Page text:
Almond horns are very often presented with the horn tips dipped in chocolate, making the phallic imagery more intense, with the symbolic (engorged) cockheads standing out.
A while back, a photo of some shelves of small oddities, treasures, and art works. And now, thanks to Kim Darnell, another photo, of some other shelves:
An ivory carving; four lovely boxes, of different types; each housing little treasures; a beanbag playpus with Jacques’s Columbus Park of Roses badge; and the centerpiece, the printing plate for #99 (Gospel Trumpet) in the 1991 Sacred Harp, a gift to me from my fellow shapenote singers years ago (thank you especially, Chris Thorman), when printing moved from hot lead to photographic reproduction on computers — one of the most moving presents I’ve ever gotten, a recognition that this fugung tune was one of “my songs” (sometimes sung in my honor when I couldn’t make it to a singing).
A recent plaint from Aric Olnes (who is now 51) on Facebook:
Ugh. That moment when a retailer automatically spits out post-transaction coupons for Centrum Silver and laxatives! WTH, fifty is fifty! Sigh. Damn you, Walgreens.
Fifty is a cut-off point (at least in the U.S.) for the seque from middle age (beginning at 40 or 45, depending on who you read) to senior status (entered at 60-65, depending on who you read). There are “50+” organizations of many types, and the AARP takes members beginning at 50 — so it’s clearly not literally an association for retired persons (instead, it provides a kind of anteroom to retirement and true senior status).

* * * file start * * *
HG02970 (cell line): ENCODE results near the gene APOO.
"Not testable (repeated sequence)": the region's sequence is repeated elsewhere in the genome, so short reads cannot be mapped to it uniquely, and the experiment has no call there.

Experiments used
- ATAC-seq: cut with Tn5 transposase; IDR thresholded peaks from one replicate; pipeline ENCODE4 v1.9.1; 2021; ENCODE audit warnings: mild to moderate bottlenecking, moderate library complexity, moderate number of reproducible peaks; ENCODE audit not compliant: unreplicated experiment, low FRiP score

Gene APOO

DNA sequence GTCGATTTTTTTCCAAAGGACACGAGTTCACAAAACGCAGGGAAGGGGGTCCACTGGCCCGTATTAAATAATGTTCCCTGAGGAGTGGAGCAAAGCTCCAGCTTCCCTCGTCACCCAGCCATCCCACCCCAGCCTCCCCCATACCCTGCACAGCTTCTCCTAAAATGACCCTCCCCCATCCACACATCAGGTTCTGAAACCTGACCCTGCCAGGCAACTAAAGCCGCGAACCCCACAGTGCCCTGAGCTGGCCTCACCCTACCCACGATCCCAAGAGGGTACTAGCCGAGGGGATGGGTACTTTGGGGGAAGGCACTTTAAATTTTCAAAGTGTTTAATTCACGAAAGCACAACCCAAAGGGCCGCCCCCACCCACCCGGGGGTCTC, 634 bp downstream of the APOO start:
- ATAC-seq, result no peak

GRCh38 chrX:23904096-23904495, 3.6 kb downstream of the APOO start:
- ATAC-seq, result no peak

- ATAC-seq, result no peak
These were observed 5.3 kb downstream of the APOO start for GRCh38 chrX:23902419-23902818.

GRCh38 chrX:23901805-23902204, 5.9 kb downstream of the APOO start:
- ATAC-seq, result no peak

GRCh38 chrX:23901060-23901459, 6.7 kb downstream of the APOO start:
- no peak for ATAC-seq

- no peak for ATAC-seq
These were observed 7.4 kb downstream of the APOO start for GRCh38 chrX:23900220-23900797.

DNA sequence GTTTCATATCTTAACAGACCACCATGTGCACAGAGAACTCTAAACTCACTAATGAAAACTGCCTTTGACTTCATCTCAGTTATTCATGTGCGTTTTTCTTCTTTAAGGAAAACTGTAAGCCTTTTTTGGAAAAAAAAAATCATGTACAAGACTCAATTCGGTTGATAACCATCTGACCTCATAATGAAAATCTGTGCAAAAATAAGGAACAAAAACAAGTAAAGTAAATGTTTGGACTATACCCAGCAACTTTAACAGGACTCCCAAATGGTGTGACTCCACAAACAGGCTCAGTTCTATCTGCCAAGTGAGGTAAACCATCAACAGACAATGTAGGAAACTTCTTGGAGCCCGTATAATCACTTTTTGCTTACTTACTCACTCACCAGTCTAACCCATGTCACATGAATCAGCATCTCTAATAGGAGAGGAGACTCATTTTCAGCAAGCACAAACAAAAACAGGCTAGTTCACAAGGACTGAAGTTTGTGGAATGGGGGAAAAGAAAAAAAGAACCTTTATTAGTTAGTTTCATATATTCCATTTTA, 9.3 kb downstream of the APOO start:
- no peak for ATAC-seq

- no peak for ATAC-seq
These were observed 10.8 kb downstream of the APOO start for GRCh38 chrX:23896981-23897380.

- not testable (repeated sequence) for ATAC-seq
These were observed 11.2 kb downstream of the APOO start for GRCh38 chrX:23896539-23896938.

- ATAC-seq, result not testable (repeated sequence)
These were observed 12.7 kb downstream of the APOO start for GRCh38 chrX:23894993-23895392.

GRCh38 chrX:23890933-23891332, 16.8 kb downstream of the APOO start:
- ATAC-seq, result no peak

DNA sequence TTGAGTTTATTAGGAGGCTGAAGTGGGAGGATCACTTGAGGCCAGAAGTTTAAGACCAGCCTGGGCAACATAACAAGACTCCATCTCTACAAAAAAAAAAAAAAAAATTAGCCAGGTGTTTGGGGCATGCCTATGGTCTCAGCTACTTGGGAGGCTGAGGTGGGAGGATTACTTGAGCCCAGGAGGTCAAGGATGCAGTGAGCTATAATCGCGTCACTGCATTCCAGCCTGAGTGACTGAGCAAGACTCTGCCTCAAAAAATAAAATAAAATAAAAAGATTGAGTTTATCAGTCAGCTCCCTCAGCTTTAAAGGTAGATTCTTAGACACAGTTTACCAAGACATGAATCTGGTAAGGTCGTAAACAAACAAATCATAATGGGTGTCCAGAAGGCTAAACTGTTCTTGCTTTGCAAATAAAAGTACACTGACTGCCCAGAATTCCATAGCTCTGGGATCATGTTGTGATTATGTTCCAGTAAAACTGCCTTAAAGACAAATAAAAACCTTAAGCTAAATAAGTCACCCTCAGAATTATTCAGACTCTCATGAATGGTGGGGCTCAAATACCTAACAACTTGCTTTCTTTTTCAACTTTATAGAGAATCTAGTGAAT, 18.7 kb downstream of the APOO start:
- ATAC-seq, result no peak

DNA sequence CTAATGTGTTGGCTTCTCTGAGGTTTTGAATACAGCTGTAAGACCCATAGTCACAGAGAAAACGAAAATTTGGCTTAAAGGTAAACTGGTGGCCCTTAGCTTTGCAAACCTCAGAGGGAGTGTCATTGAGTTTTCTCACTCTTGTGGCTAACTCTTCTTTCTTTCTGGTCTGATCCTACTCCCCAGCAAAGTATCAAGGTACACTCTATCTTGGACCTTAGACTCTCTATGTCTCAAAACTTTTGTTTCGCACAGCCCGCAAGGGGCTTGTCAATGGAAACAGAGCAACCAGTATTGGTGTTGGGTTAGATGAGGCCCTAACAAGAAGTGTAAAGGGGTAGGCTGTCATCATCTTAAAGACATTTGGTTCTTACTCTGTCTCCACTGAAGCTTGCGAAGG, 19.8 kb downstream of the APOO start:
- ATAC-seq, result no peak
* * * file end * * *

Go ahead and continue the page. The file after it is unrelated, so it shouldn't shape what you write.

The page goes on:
Two recent Dilberts:
First Dilbert and the quality assurance guy Alan, then the pointy-haired boss and Alan.
Standard dictionaries don’t seem to have the technical use of assurance in quality assurance, though there is a techie Wikipedia entry on quality assurance that relates the expression to the verb ensure, rather than to the verb assure that the literalist Alan sees in it.
An ad from the porn purveyor HisXpress for a gay porn flick from men.com:
A remarkable project in several ways, starting with the fact that the video uses six of the X-Men characters without disguise in punning names or anything of the sort, so the Marvel firm must have been on board for the project — this despite the fact that the video is flat-out XXX-rated gay porn, as you can verify (if you wish) by viewing the trailer for the flick, which manages to provide a very short overview of the varieties of hot-hot man-man sex.
Caught in passing on a tv show, a character talking about cop-talk:
Hinky? That’s not even a word!
Like every other cry of “That’s not a word!”, this one is bullshit.
Start with the very short story, from NOAD2:
US informal (of a person) dishonest or suspect: he knew the guy was hinky. (of an object) unreliable: my brakes are a little hinky. ORIGIN 1950s: of obscure origin
Ok, a lame pun on the line from the Rolling Stones’ song “You can’t always get what you want”(from their 1969 album Let It Bleed), here with reference to what we know in my household as the Toucan Bowl:
The Stones song; toucans; and the Toucan Bowl.